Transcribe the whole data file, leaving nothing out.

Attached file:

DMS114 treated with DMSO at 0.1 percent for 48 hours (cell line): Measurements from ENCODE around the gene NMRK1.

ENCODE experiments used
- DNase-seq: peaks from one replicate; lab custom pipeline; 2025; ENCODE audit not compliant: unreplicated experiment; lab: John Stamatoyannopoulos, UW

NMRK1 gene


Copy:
DMS114 treated with DMSO at 0.1 percent for 48 hours (cell line): Measurements from ENCODE around the gene NMRK1.

ENCODE experiments used
- DNase-seq: peaks from one replicate; lab custom pipeline; 2025; ENCODE audit not compliant: unreplicated experiment; lab: John Stamatoyannopoulos, UW

NMRK1 gene